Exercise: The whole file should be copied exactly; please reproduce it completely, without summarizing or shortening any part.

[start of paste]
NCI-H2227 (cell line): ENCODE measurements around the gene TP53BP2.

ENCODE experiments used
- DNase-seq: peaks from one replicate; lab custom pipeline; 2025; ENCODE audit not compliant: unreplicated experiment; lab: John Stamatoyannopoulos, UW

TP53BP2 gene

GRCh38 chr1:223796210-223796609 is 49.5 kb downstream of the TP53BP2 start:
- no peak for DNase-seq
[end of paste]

NCI-H2227 (cell line): ENCODE measurements around the gene TP53BP2.

ENCODE experiments used
- DNase-seq: peaks from one replicate; lab custom pipeline; 2025; ENCODE audit not compliant: unreplicated experiment; lab: John Stamatoyannopoulos, UW

TP53BP2 gene

GRCh38 chr1:223796210-223796609 is 49.5 kb downstream of the TP53BP2 start:
- no peak for DNase-seq